Sales of distressed properties continue to represent a diminishing share of the housing market as does the use of all-cash for housing purchase.  Still CoreLogic, in its dual reports for October, estimates it will take more than another year before either type of sale regains its pre-crash balance. 

Distressed sales accounted for 7.7 percent of all home sales in October with sales of bank-owned real estate (REO) accounting for 5 percent of the total and short-sales the remainder.  This is down 2.9 percent from the October 2015 share and was the lowest share for any month since October 2007. 



Distressed home sales hit a peak of 32.4 percent of all sales in January 2009.  At that point sales of REO had a 27.9 percent share. CoreLogic puts the pre-crisis share of distressed sales at about 2 percent and projects the current level of those sales will reach that "normal" 2-percent mark in mid-2018.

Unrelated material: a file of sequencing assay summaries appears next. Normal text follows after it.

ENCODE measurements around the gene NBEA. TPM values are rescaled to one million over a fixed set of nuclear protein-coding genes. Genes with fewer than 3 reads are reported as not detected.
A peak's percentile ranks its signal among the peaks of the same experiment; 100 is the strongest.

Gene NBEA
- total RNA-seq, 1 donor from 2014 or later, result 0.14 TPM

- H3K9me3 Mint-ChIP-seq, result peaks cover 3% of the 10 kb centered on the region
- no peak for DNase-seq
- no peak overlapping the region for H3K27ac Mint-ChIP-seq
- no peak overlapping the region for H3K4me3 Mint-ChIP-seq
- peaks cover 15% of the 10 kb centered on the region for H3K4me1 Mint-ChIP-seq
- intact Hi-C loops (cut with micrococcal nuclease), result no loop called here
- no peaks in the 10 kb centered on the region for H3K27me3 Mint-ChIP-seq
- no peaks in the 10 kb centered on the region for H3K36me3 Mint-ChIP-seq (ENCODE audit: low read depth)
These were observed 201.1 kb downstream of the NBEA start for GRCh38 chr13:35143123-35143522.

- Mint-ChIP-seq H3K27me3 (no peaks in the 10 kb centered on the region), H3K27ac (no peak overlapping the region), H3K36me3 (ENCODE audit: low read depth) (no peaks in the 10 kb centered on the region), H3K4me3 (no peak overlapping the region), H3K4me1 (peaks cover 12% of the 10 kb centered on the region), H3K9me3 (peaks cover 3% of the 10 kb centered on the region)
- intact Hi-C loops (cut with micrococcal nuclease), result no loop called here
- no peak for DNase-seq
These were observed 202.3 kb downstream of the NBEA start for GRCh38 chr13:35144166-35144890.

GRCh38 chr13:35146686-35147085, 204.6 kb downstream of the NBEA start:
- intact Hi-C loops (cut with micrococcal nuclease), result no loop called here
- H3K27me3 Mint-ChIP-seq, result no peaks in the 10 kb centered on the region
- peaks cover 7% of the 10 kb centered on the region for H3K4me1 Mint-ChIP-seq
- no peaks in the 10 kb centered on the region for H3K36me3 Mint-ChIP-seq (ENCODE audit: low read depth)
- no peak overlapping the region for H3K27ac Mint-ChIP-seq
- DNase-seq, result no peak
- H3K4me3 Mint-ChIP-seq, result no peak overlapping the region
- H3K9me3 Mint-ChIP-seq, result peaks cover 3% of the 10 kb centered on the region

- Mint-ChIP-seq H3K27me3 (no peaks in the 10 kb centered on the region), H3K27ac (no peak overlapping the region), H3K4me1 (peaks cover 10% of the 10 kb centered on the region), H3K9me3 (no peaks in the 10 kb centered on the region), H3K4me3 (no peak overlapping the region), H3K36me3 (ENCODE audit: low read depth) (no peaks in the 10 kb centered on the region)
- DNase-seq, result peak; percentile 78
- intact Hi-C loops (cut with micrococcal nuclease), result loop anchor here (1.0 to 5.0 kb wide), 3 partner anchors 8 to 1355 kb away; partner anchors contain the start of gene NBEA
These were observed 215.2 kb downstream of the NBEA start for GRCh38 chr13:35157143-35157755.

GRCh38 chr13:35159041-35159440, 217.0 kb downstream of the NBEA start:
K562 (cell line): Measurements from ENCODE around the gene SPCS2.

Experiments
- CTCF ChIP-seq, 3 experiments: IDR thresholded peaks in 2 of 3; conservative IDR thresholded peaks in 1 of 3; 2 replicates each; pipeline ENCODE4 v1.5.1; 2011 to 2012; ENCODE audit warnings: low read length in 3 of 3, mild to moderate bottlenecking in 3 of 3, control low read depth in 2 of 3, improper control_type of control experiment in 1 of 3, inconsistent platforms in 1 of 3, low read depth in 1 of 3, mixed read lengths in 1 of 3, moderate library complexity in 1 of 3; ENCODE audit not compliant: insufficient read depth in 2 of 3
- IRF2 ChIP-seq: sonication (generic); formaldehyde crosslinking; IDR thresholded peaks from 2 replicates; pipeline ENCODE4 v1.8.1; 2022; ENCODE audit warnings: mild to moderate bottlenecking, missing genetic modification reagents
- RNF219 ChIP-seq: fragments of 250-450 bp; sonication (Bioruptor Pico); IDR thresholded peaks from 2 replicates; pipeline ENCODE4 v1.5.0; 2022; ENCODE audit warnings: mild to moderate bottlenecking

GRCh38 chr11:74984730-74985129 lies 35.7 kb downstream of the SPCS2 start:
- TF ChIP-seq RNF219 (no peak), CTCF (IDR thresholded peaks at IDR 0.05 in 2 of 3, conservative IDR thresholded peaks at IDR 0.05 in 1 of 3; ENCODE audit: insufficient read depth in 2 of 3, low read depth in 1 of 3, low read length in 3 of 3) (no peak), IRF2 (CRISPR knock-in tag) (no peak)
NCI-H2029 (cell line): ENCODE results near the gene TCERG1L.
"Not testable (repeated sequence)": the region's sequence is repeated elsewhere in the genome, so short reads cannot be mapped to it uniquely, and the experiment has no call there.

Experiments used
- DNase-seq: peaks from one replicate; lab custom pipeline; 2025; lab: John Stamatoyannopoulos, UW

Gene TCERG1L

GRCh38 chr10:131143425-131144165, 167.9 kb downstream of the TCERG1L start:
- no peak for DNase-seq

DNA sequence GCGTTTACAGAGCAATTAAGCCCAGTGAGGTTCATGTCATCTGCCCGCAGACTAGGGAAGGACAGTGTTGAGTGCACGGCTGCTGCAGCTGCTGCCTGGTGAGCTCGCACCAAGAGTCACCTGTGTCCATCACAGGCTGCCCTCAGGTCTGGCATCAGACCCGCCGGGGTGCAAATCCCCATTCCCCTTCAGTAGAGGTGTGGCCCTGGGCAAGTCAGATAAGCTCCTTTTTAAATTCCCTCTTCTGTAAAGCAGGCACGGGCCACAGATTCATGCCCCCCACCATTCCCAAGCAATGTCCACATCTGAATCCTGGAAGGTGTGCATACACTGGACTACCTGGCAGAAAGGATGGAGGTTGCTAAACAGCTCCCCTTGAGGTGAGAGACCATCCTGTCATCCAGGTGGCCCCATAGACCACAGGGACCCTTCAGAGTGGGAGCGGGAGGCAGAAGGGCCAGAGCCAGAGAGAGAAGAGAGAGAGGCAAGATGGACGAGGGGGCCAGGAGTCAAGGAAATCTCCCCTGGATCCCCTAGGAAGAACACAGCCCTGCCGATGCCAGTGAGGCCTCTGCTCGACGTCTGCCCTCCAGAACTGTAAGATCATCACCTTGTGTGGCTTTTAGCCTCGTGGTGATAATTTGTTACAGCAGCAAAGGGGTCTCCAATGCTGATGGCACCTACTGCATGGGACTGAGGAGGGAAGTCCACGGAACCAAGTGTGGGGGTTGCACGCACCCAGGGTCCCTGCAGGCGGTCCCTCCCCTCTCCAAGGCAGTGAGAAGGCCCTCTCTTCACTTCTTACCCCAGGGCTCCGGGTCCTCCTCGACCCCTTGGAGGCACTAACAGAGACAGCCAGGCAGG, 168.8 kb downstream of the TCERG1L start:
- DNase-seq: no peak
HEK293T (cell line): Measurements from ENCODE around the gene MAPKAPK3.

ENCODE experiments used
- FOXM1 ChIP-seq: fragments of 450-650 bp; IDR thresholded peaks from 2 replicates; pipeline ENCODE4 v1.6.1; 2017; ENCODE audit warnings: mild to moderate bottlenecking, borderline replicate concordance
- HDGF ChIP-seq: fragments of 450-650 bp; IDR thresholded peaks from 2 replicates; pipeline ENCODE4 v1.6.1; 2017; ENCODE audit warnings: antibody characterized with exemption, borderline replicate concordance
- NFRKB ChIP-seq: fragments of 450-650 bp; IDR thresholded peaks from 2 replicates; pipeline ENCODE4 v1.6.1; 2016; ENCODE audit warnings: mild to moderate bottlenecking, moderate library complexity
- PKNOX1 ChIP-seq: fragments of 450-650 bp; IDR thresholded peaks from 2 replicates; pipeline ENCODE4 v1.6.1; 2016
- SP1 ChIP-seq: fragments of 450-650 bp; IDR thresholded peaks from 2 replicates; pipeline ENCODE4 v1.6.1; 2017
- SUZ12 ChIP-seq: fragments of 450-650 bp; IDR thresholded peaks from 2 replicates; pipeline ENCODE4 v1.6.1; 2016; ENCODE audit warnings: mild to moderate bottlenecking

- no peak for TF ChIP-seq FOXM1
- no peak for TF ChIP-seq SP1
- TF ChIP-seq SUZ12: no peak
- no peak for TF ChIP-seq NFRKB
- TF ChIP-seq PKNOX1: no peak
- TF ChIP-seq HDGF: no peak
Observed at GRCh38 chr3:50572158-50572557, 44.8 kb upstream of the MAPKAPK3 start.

The share of distressed sales fell in all but eight states. Maryland had the largest share of distressed sales of any state at 18.6 percent in October, followed by Connecticut (18.3 percent), Michigan (17 percent), New Jersey (15.8 percent) and Illinois (14.7 percent). Despite the continuing decline in distressed sales, only North Dakota and the District of Columbia are within 1 percentage point of their pre-crisis levels.

Cash sales accounted for 31.8 percent of all home sales in October, a decline of 2.7 percentage points from October 2015.  Cash sales remain very high among sales of REO, with 59.2 percent of those sales closing without financing. However, since REO sales now make up such a small percentage of all sales, they no longer have much impact on the overall cash sales share. Resales had the next highest cash sales share at 31.7 percent, followed by short sales at 30.2 percent and newly constructed homes at 15.9 percent.



When cash sales peaked nationally in January 2011, they made up 46.6 percent of home sale transactions. Prior to the housing crisis, the cash sales share of total home sales averaged approximately 25 percent. If the cash sales share continues to fall at the same rate it did in October 2016, CoreLogic says that metric will also be back to pre-crisis levels by mid-2018.

The highest share of cash sales was again in Alabama at 47.5 percent, followed by New York (44.5 percent), Indiana (41.8 percent), Florida (41.5 percent) and Missouri (38.8 percent).